The story of your life is not the truth. You all tell it one version. You’ve been told stuff by, your aunts, your uncles, your parents, what you were like as a child and you take that for Gospel, you were a naughty child or you are such an angel as a child. And you take that and go, well I must’ve been that. I don’t remember that. And that becomes part of your story. And we build it up over time, what teachers say to us, what partners say to us. What we’re telling ourselves is their own internal dialogue. And you can see those patterns within the chart. This is likely to be the story they tell themselves. And so therefore working with that, allows you to go, well hang on a minute, maybe this needs reframing.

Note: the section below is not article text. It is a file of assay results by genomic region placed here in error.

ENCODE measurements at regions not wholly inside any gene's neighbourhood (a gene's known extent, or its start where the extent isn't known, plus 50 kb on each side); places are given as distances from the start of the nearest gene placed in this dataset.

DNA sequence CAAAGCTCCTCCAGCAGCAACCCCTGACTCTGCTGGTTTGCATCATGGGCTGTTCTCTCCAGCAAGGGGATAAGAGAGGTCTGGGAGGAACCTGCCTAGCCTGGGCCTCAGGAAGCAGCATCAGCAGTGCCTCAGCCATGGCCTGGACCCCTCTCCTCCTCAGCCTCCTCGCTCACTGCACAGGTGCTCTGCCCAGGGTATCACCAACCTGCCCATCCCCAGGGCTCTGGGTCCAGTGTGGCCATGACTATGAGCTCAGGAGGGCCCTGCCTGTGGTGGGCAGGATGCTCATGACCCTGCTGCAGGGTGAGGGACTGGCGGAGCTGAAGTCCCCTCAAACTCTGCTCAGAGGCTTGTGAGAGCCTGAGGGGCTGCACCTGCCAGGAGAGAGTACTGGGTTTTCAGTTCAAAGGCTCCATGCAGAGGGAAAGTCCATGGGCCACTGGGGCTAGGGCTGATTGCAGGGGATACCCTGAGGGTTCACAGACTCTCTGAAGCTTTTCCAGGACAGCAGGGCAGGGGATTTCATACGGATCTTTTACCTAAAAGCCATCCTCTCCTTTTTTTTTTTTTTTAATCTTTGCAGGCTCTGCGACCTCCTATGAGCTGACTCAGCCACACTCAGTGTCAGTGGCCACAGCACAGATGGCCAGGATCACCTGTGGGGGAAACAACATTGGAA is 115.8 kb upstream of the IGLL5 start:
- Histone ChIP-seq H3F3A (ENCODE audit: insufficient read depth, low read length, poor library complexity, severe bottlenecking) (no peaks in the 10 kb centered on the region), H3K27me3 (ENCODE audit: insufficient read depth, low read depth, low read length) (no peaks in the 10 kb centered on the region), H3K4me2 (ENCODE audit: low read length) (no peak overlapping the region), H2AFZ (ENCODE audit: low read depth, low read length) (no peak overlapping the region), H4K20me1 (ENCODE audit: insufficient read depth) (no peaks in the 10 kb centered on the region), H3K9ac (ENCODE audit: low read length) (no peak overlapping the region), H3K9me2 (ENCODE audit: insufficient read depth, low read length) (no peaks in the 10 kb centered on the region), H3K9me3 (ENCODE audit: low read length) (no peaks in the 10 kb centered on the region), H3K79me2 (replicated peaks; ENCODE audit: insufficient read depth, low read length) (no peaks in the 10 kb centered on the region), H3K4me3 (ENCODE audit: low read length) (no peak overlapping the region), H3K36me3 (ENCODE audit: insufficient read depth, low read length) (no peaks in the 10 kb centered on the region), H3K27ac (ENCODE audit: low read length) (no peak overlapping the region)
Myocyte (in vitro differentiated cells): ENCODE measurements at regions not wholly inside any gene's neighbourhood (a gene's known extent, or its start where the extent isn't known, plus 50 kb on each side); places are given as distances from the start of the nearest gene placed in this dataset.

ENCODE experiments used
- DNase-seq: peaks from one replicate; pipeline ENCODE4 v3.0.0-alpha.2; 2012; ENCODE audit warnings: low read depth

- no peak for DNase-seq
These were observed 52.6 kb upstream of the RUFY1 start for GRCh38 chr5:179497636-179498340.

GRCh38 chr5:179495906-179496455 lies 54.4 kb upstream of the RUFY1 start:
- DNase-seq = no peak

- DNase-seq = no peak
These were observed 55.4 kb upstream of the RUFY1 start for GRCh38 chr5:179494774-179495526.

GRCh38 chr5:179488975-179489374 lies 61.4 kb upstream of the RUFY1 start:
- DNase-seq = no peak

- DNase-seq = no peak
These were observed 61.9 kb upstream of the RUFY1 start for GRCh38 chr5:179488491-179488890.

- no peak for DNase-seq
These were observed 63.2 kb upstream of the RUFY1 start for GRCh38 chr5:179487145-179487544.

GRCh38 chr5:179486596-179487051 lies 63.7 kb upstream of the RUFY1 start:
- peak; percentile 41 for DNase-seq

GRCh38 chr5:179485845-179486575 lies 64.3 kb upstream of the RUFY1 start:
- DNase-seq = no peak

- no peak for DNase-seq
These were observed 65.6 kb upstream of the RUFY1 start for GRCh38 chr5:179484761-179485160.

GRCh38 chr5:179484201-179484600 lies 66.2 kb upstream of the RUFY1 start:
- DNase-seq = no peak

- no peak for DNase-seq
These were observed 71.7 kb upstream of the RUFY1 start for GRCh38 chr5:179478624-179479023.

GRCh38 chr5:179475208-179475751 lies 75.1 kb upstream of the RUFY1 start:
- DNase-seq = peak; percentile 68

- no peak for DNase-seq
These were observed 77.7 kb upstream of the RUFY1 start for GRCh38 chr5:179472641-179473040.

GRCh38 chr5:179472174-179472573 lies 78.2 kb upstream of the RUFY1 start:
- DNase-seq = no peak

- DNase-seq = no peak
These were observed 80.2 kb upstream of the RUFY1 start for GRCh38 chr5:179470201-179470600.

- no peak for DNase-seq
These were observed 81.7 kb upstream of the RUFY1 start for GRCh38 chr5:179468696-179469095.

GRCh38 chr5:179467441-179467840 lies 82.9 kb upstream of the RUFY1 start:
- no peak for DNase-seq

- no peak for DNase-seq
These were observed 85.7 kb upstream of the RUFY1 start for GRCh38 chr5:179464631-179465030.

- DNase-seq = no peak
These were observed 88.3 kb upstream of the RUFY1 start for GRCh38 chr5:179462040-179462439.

Maybe we can tell a different story. And it’s amazing how just a shift of focus within that idea of how you view yourself. Rather than being the victim, how can we rewrite that story? And now we know it’s not overnight and it takes time and it takes working with a counselor to do that. But you know, to change that. And as astrologers, I think we can work with that quite well because we’ve got those archetypal planetary patterns within the chart. We know what Saturn is likely to crop up in it as a story, as you know, we know what Mars will turn up as we know what the moon might be. And so you can, you can look at those and go, well, okay, how might that work differently? If they actually had a conversation or they actually tried to compromise a bit, and you can get the client to work with a different idea.